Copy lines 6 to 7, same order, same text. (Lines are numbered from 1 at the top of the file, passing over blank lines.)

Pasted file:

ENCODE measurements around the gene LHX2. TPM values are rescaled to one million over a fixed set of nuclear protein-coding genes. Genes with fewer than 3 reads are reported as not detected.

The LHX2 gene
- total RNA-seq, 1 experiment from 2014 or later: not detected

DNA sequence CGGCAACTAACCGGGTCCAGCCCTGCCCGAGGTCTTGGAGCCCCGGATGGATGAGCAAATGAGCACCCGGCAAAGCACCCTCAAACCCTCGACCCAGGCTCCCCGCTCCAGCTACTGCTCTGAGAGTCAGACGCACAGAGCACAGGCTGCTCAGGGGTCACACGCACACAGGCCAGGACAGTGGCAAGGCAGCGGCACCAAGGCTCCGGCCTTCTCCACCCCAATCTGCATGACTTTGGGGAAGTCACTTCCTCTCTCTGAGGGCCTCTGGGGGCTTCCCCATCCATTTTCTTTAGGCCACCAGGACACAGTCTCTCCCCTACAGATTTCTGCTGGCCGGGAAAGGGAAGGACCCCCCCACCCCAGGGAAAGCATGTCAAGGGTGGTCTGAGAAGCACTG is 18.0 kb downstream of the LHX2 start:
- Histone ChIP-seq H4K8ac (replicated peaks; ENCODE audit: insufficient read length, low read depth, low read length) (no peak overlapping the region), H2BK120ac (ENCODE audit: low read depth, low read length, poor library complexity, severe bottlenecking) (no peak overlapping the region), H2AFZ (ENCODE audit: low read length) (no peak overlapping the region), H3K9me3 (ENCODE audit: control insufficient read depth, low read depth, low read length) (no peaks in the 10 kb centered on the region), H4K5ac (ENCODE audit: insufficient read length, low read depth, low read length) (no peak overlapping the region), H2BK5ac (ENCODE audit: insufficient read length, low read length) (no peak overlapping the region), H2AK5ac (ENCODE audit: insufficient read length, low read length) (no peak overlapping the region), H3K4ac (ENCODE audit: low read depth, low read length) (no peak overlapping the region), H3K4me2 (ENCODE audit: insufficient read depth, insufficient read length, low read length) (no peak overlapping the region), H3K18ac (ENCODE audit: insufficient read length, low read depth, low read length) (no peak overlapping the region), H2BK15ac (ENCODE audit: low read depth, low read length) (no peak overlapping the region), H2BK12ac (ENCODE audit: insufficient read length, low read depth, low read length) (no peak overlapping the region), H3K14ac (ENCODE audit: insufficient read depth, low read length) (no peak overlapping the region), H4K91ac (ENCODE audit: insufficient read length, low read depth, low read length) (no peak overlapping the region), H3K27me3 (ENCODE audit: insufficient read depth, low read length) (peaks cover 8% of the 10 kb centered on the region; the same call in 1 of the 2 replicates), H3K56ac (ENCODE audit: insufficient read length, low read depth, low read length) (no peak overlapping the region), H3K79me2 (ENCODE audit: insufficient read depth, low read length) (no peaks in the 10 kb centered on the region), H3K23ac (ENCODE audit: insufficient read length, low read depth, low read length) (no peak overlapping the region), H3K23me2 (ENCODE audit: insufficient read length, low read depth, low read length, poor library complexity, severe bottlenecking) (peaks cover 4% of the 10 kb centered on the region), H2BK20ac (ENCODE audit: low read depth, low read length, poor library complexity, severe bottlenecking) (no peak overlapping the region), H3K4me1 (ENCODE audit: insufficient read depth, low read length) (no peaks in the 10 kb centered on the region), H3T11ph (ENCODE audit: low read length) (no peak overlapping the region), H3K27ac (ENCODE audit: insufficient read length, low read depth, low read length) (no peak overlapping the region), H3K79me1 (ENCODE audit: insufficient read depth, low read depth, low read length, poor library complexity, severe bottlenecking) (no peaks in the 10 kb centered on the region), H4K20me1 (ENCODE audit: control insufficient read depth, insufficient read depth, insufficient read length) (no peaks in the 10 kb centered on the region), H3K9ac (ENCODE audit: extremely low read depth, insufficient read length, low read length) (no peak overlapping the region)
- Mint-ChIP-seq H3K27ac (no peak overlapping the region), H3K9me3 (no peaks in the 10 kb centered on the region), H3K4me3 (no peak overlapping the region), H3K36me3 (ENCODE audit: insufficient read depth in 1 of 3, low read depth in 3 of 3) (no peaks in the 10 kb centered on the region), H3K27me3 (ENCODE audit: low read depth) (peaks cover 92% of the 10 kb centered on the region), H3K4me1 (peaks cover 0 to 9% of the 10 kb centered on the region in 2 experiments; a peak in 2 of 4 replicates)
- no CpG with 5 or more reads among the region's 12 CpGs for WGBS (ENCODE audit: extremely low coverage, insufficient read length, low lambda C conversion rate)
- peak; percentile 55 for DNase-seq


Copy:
- Mint-ChIP-seq H3K27ac (no peak overlapping the region), H3K9me3 (no peaks in the 10 kb centered on the region), H3K4me3 (no peak overlapping the region), H3K36me3 (ENCODE audit: insufficient read depth in 1 of 3, low read depth in 3 of 3) (no peaks in the 10 kb centered on the region), H3K27me3 (ENCODE audit: low read depth) (peaks cover 92% of the 10 kb centered on the region), H3K4me1 (peaks cover 0 to 9% of the 10 kb centered on the region in 2 experiments; a peak in 2 of 4 replicates)
- no CpG with 5 or more reads among the region's 12 CpGs for WGBS (ENCODE audit: extremely low coverage, insufficient read length, low lambda C conversion rate)